The study included 52 patients (male/female = 27/25) with acute stroke who fulfilled inclusion criteria. The mean ± SD ages for the study and control group was 63.17 ± 8.9 years and 63.87 ± 7.5 years, respectively (P = 0.08). There were 32 (66.19%) ischemic, 18 (24.64%) hemorrhagic, 1 (9.15%) transient ischemic attack (TIA), and 1 (9.15%) SAH strokes. The most common risk factor in our patients was hypertension in 68.30% followed by diabetes mellitus in 28.87% and dyslipidemia in 23.94% patients. The mean QT dispersion and mean QTc dispersion were significantly higher in patients of acute stroke as compared to healthy controls (87.30 ± 24.42; vs. 49.60 ± 08.79 ms; P < 0.05) and (97.53 ± 27.36 vs. 56.28 ± 09.86 ms P < 0.05) [Table 1]. The mean QT dispersion and QTc dispersion values were maximum for patients with intracerebral hemorrhage (ICH) (103.15 ± 25.17 ms; 113.89 ± 28.90) that was followed by ischemic stroke (78.75 ± 18.96 ms; 88.93 ± 21.58 ms) and TIA (60 ± 00 ms; 62 ± 00 ms). The difference in the values of QT dispersion and QTc dispersion among various types of stroke was statistically significant (P< 0.05) [Figure 1] and [Table 2].
Table 1: The basic characteristics, QT dispersion and QTc dispersion of cases and controls

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Figure 1: Box diagram of QT dispersion and QTc dispersion in hemorrhagic and ischemic stroke patients

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Table 2: Mean QT and QTc dispersion value in different type of stroke within 24 h of onset of the stroke

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A total, 16 (21.9%) patients expired. Of the 16 expired patients, 07 patients had ischemic, and 9 had hemorrhagic stroke. The demographic and clinical difference between patients who expired and those who survived are mentioned in [Table 3]. The QT dispersion and QTc dispersion were significantly higher in patients who expired after stroke than in patients who survive (97.50 ± 27.20 vs. 82.77 ± 21.90 ms P < 0.005) and (109.30 ± 30.60 vs. 92.30 ± 24.60 ms, P < 0.001). The expired patient also had significantly higher value of NIHSS as compared to survived group [Table 3] and [Figure 2]. The QT dispersion and QTc dispersion within the 24 h of onset of stroke were also compared with the NIHSS calculated at the time of the presentation of the patients and with MRS which was calculated at the time of the discharge. The QT dispersion and QTc dispersion values were positively correlated with the severity of the patients at the time presentation on NIIHSS within 24 h of onset of stroke (P< 0.05) Mean QT dispersion and mean QTc dispersion value significantly correlated with poor clinical outcome as determined with MRS. This correlation was statistically significant (P< 0.05). There was statistically significant increment in the QT dispersion and QTc dispersions with change in the group of NIHSS. The NIHSS groups were made according to the severity as NIHSS 0-7 mild, NIHSS 8-15 moderate, and NIHSS > 15 was considered as severe [Table 4]. The sensitivity and specificity of the QT dispersion and QTc dispersion for mortality at the hospital were calculated by AUC. The QT dispersion was 62.5% sensitive and 69.44% specific on cut-off value at > 90 ms by AUC. The QTc dispersion was 62.5% sensitive and 72.25% specific on cut-off value at >105 ms [Table 5] and [Figure 3].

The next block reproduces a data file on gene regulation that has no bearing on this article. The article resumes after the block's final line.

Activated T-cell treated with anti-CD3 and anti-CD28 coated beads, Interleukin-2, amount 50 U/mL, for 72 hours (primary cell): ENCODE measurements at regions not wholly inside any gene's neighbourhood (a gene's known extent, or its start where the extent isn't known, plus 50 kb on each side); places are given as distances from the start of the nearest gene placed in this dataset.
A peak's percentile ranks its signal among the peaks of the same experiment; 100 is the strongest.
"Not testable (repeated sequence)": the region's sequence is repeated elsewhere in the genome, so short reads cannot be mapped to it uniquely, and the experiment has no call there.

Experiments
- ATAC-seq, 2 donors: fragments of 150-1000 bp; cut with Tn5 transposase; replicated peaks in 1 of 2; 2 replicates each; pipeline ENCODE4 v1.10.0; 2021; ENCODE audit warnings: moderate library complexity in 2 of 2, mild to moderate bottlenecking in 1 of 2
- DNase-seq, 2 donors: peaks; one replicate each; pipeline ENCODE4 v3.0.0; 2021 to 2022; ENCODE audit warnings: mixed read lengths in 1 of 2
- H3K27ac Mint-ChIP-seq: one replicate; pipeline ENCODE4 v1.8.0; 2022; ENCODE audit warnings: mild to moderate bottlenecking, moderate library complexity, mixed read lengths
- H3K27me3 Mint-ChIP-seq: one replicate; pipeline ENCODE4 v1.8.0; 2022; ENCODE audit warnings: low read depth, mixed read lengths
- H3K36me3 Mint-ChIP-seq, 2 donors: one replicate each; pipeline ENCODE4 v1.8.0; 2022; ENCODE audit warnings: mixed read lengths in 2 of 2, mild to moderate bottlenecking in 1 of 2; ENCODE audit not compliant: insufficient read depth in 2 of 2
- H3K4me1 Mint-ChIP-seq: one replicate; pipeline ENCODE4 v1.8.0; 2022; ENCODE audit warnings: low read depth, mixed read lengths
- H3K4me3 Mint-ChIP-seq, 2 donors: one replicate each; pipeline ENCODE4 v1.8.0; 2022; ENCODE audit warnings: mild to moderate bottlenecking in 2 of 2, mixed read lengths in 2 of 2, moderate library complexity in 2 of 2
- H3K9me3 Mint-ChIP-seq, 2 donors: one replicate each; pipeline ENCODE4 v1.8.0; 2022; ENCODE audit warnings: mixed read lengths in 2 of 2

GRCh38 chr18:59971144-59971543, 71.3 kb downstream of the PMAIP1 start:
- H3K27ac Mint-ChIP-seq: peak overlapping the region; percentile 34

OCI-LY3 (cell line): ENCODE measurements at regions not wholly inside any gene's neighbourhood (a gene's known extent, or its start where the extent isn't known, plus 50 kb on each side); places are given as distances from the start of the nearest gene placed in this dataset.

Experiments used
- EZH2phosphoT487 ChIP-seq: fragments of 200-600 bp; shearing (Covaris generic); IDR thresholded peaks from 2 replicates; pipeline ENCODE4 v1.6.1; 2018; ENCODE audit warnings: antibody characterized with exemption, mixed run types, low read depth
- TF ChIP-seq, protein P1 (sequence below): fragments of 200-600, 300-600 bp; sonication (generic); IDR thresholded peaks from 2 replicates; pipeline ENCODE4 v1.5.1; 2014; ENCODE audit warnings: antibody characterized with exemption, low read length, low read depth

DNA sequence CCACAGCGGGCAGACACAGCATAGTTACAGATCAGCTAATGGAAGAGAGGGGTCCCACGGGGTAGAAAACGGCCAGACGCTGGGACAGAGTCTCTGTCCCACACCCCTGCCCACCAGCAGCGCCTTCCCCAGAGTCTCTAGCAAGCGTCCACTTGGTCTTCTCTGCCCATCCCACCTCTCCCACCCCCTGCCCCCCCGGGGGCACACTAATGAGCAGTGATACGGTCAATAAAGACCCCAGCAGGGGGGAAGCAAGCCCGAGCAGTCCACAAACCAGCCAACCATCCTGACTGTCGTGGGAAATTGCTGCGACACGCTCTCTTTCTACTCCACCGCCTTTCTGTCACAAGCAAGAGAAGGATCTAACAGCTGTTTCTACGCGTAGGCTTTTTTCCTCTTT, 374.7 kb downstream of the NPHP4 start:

Table 3: Comparison of various characteristics of stroke between patients who survived and expired

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Figure 2: Box diagram of QT dispersion and QTc dispersion in nonsurvived and survived patients

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Table 4: QT dispersion and QTc dispersion according to the severity of NIHSS classification on admission

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Table 5: Sensitivity and specificity of QT dispersion and QTc dispersion for mortality of the patients (calculated by AUC)


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Figure 3: Sensitivity and specificity of QT dispersion and QTc dispersion in the prognosis of the stroke patients

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   Discussion Top